Heavy Equipment Management Software Simplifies Construction Project Logistics

Heavy equipment management software does much more than just help construction companies stay on top of equipment maintenance. It can improve overall project management for the company’s construction jobs across the board.

Defining the Construction Project Manager's Role

CareerTrend.com defines the construction project manager’s role, including all of its associated challenges. The project manager’s job is to ensure that the job proceeds according to plan, but that’s a deceptively simple description. A construction project manager’s role also includes confirming that the job is following the building plan and keeping costs in check. Depending upon the construction company and nature of the job, the project manager also may be drawing up estimates, reviewing and selecting subcontractors, writing contracts and serving as a liaison among all of the parties involved in the completion of the job. Inevitably, the project will encounter some unexpected bumps along the way, and the project manager often is the individual charged with bringing everyone to the table to find a resolution.

Needless to say, we’re talking about a lot of moving parts, and many construction project managers have oversight for multiple jobs. A reliable process for keeping up with all of these moving parts is imperative. Heavy equipment management software, when included as part of a fixed asset tracking platform, allows construction project managers to outsource some of the more tedious and error-prone aspects of their job. Greater accuracy, accountability and communication are among the benefits of automation – not to mention improved efficiency and satisfied clients.

Heavy equipment commonly used by construction companies includes everything from excavators, trenchers and pavers to compactors, graders and tower cranes. Long before any job begins, a construction project manager must be able to determine what kind of heavy equipment the project would require; whether the company has that equipment in its inventory; if it’s currently being used, by whom, where, and for how long; and what kind of condition that equipment is in at the moment. If the project would require any heavy equipment to which the company doesn’t currently have access – either because its equipment is tied up by another project, or they simply don’t have that equipment in inventory – having that knowledge early enables the manager to prepare accordingly so there are no unnecessary surprises later.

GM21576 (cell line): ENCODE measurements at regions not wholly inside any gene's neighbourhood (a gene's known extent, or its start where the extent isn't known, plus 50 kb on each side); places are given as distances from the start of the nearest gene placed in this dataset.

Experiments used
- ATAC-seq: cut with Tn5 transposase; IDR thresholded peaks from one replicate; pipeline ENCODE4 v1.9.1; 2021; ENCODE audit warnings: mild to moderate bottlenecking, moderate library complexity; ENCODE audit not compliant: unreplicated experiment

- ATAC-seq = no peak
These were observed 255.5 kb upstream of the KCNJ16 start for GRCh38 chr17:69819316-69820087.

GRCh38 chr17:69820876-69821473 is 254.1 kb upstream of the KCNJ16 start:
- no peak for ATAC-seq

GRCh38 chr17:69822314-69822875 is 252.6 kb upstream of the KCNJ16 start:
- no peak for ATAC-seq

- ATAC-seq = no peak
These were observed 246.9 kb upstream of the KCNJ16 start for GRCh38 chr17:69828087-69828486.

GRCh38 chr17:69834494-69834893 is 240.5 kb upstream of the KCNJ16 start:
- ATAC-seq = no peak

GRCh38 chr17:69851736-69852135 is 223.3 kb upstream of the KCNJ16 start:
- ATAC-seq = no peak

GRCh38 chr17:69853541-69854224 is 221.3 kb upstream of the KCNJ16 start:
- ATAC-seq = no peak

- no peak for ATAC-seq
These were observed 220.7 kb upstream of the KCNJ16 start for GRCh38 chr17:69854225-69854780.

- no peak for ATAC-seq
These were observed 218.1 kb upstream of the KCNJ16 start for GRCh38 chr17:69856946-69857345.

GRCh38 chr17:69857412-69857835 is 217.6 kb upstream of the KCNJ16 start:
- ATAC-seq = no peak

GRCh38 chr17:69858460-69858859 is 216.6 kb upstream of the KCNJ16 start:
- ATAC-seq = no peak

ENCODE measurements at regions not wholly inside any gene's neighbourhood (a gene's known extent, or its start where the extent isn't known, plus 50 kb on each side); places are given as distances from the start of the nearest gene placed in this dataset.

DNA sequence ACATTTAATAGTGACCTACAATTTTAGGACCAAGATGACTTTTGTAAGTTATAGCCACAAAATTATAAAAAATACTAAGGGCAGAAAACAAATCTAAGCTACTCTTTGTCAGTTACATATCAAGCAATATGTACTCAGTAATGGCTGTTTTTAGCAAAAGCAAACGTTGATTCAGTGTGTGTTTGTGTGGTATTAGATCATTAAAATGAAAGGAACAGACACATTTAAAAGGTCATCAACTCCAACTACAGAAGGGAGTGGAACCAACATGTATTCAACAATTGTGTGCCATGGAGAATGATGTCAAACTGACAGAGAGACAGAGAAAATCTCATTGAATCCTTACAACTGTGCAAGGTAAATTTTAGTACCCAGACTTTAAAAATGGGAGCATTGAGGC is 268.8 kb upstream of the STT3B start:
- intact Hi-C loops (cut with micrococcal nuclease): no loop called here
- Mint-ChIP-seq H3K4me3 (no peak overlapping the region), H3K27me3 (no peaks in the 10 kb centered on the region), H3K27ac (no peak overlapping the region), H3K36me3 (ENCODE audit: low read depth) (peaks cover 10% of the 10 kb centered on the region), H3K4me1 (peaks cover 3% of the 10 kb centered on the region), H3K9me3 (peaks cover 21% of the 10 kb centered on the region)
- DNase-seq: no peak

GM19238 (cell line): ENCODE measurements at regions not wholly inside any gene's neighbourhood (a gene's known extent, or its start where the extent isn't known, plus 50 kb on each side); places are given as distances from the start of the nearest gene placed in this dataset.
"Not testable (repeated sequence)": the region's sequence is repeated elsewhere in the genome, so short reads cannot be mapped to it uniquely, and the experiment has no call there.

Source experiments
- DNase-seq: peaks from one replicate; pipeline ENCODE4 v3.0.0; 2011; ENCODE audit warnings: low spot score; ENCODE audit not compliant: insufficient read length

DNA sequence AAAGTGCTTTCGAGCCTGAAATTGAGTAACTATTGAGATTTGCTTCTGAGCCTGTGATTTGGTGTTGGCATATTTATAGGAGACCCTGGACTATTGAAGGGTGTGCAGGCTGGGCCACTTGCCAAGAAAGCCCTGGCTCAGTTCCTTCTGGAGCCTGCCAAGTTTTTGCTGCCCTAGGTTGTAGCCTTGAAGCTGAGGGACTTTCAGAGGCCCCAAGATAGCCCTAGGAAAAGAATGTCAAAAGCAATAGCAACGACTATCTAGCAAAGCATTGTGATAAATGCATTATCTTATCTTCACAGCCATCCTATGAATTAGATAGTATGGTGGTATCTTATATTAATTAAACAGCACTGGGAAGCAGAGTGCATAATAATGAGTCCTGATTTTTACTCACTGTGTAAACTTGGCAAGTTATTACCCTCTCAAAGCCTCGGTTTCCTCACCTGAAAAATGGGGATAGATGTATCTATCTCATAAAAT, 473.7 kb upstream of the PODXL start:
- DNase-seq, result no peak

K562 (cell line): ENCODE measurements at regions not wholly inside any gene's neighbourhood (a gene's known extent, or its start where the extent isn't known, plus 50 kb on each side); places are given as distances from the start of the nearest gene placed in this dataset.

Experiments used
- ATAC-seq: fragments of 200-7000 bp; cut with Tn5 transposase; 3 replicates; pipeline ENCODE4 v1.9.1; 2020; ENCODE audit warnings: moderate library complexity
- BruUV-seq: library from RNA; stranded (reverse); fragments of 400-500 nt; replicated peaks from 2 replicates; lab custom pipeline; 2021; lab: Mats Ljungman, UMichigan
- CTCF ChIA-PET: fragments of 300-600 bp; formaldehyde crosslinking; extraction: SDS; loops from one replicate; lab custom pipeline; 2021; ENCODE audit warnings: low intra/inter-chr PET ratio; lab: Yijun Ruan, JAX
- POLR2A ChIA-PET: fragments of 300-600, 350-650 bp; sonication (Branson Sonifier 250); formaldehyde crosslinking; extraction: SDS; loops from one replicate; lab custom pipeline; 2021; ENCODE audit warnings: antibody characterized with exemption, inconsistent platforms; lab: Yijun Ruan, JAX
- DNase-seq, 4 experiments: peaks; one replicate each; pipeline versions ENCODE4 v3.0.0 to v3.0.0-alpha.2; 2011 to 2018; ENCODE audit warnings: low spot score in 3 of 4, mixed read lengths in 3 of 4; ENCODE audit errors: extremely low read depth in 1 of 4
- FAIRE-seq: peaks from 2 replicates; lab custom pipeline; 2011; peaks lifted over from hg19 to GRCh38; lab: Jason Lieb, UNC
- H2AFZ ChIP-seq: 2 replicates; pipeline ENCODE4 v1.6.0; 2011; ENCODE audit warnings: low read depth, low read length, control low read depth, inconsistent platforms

Working within a heavy equipment management software system, project managers can track the entire lifecycle of each item, including documents, photos and videos. They can also use the system to access the complete maintenance history of the equipment, set up reminders for preventive maintenance, track depreciation, create work orders and reports, and much more.

Heavy Equipment Theft is a Serious Issue

While it may be hard to imagine such massive machines being hauled away in the dark of night, theft happens – and often. Heavy equipment is a hot target for theft. According to LoJack, loaders are the most commonly stolen piece of construction equipment, according to its analysis of data gathered from January through December 2017. The same study found that Florida, California and Texas are the top three states for construction equipment theft, which makes sense given all three states’ partial access to the coast and, in the case of California and Texas, access to the Mexican border. Working in conjunction with unique barcodes assigned and adhered to every item, heavy equipment management software tracks equipment down to its exact location. In addition to curbing theft, the software can reduce loss and/or ghost assets. Companies can set up such features as electronic signature, check-in/check-out status and custom security settings to increase accountability.

Asset Panda’s heavy equipment management software, powered by a free mobile app, streamlines project management while helping construction companies protect their heavy equipment investment.



Courtney Roush

Courtney Roush is a freelance writer, editor, and communications strategist with 25 years of experience. Her favorite discipline is crisis communications – and it’s a highly relevant one in our present times.

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